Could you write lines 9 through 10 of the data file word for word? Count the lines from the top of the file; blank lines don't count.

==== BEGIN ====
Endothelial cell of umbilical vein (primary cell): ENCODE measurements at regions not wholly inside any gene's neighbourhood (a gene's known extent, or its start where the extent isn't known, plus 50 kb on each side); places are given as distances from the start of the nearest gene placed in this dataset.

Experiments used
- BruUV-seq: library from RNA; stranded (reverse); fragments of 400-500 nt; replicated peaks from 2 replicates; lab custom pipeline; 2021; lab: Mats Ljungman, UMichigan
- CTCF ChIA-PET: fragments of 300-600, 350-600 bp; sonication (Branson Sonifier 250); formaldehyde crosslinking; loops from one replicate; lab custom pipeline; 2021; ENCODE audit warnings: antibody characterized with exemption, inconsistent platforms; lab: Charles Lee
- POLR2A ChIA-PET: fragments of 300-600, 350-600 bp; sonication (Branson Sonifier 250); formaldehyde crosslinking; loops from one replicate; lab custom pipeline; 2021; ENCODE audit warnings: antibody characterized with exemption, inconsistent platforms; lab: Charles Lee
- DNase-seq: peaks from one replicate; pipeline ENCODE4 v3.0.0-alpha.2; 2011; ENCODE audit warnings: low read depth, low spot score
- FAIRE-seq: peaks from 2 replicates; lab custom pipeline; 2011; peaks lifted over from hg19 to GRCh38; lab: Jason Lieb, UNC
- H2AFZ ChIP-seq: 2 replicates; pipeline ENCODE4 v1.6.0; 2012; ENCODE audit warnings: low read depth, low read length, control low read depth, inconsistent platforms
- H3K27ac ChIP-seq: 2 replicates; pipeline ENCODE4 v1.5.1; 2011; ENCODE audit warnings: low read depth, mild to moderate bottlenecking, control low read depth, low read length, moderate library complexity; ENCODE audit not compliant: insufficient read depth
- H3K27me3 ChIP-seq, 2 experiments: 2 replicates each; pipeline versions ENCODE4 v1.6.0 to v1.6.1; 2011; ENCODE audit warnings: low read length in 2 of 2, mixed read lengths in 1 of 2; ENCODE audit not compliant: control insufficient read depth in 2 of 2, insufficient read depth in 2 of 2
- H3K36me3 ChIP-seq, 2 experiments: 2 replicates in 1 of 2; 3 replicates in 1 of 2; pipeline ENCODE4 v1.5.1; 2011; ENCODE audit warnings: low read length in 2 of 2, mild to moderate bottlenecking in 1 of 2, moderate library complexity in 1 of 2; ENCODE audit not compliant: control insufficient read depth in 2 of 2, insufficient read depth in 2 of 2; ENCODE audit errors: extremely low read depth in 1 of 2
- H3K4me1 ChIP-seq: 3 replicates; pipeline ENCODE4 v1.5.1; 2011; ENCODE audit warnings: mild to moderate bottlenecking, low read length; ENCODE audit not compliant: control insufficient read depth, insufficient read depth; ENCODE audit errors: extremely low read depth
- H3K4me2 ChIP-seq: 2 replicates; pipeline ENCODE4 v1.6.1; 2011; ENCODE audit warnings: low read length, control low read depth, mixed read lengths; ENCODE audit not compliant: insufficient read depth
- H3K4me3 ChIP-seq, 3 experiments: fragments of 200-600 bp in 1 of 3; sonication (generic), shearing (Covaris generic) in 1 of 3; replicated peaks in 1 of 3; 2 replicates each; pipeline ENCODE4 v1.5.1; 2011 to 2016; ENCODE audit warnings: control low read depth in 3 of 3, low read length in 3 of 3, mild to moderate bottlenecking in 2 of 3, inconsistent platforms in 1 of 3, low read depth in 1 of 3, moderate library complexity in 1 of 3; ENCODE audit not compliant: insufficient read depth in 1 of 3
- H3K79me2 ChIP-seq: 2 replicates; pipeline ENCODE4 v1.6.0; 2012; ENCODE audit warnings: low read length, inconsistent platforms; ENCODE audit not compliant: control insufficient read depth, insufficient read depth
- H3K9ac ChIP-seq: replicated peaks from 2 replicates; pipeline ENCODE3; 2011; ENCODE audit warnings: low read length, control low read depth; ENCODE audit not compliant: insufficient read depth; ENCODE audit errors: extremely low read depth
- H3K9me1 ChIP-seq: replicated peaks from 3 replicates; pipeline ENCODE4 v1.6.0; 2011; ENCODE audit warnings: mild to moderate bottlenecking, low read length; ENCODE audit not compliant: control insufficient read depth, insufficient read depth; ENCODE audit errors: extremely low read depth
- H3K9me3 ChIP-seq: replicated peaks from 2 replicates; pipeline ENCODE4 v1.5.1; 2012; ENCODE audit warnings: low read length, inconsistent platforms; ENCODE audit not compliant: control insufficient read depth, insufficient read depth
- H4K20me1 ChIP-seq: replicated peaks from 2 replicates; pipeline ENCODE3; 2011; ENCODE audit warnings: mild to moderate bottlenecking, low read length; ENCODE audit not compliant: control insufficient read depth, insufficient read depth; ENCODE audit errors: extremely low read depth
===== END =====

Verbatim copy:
- H3K27ac ChIP-seq: 2 replicates; pipeline ENCODE4 v1.5.1; 2011; ENCODE audit warnings: low read depth, mild to moderate bottlenecking, control low read depth, low read length, moderate library complexity; ENCODE audit not compliant: insufficient read depth
- H3K27me3 ChIP-seq, 2 experiments: 2 replicates each; pipeline versions ENCODE4 v1.6.0 to v1.6.1; 2011; ENCODE audit warnings: low read length in 2 of 2, mixed read lengths in 1 of 2; ENCODE audit not compliant: control insufficient read depth in 2 of 2, insufficient read depth in 2 of 2